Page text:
Signalment: One-year-old male Domestic Shorthair cat.

History: Two day history of pyrexia (105 F), dehydration, anemia and leukocytosis; died despite supportive care.

Gross Pathology: The cat was icteric, and the lungs were edematous. Tracheobronchial lymph nodes were hyperplastic. The spleen was enlarged.

Laboratory Results: FA for FeLV was negative. The hematocrit was 17.8% and the white blood cell count was 23,000 cells/ l.

Contributor's Diagnosis and Comments: Morphologic diagnosis: Diffuse pulmonary alveolitis with cytoplasmic schizonts within intravascular macrophages.

Disease diagnosis: Cytauxzoonosis.

Cause: Cytauxzoon felis.

Histopathology: In pulmonary venules, large (40 m diameter) intravascular macrophages with abundant foamy cytoplasm contain schizonts of Cytauxzoon felis. These intracellular schizonts are filled with numerous 1-5 m basophilic merozoites. Some pulmonary venules are characterized by fibrinoid necrosis with degenerate leukocytes within the walls. The lungs are edematous as evidenced by a patchy distribution of proteinic fluid and fibrin in alveoli, numerous alveolar macrophages and scattered hemorrhage.

Cytauxzoonosis is an uncommon fatal disease of domestic cats in the southeastern and midwestern United States. Cytauxzoon is a protozoan classified in the order Piroplasmida and family Theileriidae. The family Theileriidae also includes the genera Theileria and Gonderia. In the family Theileriidae there is an erythrocytic stage of infection and a leukocytic or tissue phase. The schizonts of Cytauxzoon develop within macrophages while Theileria and Gonderia have their leukocytic stage in lymphocytes. The bobcat is thought to be a reservoir host for Cytauxzoon felis and the brown dog tick (Dermacentor variabilis) is known to transmit the protozoa. Domestic cats with C.felisinfection usually present with a hemolytic crisis. An antemortem diagnosis was made in this case by demonstrating piroplasms in erythrocytes of Giemsa and Wright's stained blood smears.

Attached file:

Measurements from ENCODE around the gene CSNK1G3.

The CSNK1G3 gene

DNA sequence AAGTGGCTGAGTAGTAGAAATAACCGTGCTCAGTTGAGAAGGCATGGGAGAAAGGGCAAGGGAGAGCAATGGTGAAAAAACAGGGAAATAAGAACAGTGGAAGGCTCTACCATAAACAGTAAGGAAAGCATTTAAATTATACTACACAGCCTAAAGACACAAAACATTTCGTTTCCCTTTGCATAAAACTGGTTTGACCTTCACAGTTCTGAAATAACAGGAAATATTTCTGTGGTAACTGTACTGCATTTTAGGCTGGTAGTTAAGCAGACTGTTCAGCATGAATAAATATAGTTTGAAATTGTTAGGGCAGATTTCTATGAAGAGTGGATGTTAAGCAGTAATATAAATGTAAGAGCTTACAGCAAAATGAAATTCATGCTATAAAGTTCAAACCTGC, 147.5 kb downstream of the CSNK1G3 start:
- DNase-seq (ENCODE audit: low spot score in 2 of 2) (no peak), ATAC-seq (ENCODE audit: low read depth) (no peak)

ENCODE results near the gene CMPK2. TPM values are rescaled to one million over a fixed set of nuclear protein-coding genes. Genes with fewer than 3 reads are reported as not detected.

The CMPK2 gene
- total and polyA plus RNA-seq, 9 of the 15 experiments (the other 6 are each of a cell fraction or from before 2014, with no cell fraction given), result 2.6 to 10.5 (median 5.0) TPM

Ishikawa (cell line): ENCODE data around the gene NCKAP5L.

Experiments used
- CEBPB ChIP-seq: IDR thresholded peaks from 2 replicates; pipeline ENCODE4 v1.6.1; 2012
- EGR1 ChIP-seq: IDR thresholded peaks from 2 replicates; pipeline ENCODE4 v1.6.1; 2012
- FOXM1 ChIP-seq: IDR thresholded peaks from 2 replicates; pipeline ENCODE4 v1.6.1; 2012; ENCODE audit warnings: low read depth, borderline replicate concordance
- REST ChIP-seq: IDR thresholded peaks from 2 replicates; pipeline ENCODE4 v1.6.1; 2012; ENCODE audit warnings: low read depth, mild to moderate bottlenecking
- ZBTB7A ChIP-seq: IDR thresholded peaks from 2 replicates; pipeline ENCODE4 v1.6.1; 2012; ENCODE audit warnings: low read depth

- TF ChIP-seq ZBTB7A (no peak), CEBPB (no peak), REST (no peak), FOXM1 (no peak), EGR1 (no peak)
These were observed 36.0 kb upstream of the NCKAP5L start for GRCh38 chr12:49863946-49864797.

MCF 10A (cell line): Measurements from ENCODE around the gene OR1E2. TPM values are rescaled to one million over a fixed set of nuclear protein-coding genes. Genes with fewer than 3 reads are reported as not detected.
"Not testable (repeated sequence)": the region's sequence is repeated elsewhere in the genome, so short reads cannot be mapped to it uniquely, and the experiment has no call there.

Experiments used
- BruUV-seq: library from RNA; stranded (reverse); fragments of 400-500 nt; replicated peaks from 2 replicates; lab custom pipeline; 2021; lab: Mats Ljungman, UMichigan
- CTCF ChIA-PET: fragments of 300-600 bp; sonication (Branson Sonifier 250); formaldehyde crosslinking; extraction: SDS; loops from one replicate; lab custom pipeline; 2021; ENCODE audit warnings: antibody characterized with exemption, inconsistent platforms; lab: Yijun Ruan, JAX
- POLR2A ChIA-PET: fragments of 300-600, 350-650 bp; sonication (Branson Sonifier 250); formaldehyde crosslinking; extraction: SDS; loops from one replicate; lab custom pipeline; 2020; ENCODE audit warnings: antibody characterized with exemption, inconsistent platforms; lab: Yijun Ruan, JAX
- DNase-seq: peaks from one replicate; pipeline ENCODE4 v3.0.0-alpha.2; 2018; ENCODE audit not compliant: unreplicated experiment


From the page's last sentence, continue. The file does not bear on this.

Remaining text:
AFIP Diagnosis: Lung: Pneumonia, interstitial, subacute, diffuse, moderate, with intramonocytic, intravascular schizonts, Domestic Shorthair, feline, etiology consistent with Cytauxzoon felis.

The domestic cat is considered to be a dead-end host due to the rapidly fatal course of the disease. Infected cats become febrile and have signs typical of an acute hemolytic anemia (depression, generalized pallor and icterus). Clinically, cats are depressed, anoretic, pyrexic, dehydrated, pale and jaundiced. Death commonly occurs within a few days of onset of clinical signs. Gross lesions include splenomegaly, enlarged edematous mesenteric lymph nodes often with petechia, ecchymotic hemorrhages in the lung and other viscera, and distended abdominal vessels. Microscopically, the presence of prominent, large schizont-containing phagocytic cells within and often occluding the lumens of vessels in the lung and spleen is considered pathognomonic.